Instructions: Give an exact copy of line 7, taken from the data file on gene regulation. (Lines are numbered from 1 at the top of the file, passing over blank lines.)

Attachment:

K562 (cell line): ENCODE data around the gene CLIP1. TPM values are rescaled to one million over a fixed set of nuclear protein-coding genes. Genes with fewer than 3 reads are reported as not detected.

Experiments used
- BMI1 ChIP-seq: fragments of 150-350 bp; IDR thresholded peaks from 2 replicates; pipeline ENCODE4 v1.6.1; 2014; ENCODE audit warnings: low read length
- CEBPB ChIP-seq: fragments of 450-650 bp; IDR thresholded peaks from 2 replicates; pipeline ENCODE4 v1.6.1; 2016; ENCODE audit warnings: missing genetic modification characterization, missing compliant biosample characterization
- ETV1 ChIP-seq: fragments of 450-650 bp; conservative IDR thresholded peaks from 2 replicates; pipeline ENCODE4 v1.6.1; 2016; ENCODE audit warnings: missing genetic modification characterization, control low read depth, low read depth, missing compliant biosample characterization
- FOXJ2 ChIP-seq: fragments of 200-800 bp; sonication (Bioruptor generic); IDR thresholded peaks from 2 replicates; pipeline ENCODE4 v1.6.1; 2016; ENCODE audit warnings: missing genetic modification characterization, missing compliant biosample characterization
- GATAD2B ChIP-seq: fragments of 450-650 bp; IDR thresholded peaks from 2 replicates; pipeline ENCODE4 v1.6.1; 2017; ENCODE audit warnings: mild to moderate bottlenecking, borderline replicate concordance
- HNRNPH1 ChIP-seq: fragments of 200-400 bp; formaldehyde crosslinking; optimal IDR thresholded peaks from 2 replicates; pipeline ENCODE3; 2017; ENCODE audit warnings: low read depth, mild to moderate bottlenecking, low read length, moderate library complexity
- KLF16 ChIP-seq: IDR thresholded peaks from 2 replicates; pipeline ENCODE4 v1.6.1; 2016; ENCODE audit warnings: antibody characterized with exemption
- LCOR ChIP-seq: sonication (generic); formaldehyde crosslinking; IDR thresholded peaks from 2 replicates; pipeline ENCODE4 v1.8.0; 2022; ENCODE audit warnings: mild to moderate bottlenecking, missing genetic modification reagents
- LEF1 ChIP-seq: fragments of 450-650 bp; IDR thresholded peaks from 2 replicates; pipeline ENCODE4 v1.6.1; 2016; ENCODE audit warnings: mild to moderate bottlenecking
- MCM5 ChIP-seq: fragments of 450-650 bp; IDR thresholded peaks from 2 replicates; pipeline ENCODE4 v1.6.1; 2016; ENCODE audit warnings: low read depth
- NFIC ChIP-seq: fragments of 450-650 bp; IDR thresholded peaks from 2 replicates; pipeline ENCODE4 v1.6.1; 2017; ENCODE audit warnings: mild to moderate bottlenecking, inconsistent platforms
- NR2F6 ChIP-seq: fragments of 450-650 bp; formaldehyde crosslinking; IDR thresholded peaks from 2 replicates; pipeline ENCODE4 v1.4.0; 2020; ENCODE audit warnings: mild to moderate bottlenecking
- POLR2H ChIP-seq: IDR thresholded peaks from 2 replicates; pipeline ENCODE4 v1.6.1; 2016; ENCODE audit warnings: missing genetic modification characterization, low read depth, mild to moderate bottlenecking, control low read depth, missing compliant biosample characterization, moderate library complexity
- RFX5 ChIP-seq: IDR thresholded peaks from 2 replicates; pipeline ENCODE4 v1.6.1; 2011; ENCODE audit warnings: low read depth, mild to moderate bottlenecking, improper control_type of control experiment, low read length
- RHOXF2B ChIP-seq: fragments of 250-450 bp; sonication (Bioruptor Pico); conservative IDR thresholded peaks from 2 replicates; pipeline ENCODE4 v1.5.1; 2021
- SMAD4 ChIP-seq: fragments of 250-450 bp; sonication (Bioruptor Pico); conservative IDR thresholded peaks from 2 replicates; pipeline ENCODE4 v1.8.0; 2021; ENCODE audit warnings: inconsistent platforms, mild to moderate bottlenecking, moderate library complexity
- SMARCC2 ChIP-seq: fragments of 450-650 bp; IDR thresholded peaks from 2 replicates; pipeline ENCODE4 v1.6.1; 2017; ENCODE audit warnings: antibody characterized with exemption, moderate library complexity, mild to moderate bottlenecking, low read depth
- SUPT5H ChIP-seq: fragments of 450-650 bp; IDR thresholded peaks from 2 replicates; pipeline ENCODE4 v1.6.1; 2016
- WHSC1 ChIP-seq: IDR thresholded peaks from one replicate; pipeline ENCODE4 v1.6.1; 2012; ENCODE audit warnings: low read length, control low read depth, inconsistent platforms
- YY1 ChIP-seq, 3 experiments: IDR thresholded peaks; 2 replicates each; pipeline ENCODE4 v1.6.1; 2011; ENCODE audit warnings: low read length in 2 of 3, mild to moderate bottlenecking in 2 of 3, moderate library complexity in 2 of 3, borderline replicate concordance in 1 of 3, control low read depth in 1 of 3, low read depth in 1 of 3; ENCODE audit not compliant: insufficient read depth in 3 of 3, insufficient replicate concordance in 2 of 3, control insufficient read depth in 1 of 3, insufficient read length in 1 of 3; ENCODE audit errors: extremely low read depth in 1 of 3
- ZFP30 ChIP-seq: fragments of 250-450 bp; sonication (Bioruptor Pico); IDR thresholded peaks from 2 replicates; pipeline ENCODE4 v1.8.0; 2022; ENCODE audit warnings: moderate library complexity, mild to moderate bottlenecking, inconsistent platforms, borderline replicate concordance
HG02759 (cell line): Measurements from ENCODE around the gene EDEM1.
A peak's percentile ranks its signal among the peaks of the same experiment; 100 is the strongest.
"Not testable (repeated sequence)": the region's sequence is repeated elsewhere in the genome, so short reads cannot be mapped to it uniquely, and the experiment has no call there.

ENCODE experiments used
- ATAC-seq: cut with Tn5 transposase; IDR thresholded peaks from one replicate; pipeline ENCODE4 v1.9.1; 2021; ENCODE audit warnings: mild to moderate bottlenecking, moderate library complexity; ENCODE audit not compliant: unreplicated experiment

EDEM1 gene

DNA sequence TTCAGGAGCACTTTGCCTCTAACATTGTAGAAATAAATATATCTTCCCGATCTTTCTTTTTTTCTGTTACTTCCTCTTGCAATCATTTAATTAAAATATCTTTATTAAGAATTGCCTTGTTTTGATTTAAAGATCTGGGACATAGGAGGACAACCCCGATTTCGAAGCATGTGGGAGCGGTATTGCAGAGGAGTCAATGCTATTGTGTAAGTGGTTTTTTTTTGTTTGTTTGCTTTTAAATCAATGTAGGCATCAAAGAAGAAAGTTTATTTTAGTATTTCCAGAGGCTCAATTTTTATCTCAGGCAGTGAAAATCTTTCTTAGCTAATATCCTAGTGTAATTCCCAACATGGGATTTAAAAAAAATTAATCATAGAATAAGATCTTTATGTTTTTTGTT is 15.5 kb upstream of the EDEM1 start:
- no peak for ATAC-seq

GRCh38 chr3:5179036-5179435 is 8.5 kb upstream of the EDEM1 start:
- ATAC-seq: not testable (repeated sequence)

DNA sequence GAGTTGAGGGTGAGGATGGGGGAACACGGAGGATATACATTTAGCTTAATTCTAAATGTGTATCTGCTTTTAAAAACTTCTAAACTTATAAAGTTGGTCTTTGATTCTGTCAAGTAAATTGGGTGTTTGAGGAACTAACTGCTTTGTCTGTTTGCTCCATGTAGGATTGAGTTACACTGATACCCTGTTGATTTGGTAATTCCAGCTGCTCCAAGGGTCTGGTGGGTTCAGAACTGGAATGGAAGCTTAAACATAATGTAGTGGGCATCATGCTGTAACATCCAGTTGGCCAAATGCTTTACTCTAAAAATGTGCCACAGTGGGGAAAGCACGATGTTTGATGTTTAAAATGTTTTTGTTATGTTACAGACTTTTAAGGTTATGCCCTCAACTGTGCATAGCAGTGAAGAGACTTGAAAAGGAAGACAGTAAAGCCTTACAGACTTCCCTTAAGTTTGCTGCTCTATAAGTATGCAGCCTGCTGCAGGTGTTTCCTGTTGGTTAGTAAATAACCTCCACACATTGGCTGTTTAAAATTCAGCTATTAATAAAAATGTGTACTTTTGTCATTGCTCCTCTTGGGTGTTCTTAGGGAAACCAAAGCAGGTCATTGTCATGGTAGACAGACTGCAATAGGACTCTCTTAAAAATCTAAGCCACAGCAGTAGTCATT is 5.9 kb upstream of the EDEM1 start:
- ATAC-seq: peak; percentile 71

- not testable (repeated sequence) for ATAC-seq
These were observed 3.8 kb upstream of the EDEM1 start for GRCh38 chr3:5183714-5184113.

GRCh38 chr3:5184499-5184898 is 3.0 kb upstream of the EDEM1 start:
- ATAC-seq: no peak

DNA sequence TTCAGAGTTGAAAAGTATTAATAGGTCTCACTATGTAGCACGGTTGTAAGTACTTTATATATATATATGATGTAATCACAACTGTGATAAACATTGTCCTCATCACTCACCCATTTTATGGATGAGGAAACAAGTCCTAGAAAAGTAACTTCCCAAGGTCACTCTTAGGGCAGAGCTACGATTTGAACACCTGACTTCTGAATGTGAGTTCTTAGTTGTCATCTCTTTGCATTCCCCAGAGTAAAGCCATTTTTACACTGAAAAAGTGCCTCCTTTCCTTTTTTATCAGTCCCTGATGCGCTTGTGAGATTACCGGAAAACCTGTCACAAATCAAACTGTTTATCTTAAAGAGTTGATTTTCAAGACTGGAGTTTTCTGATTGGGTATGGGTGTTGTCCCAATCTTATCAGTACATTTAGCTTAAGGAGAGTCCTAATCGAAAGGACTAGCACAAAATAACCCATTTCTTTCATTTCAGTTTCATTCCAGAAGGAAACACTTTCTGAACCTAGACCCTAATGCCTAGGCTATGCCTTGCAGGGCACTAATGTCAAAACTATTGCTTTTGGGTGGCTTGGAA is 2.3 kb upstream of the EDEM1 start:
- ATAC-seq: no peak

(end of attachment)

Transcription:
- GATAD2B ChIP-seq: fragments of 450-650 bp; IDR thresholded peaks from 2 replicates; pipeline ENCODE4 v1.6.1; 2017; ENCODE audit warnings: mild to moderate bottlenecking, borderline replicate concordance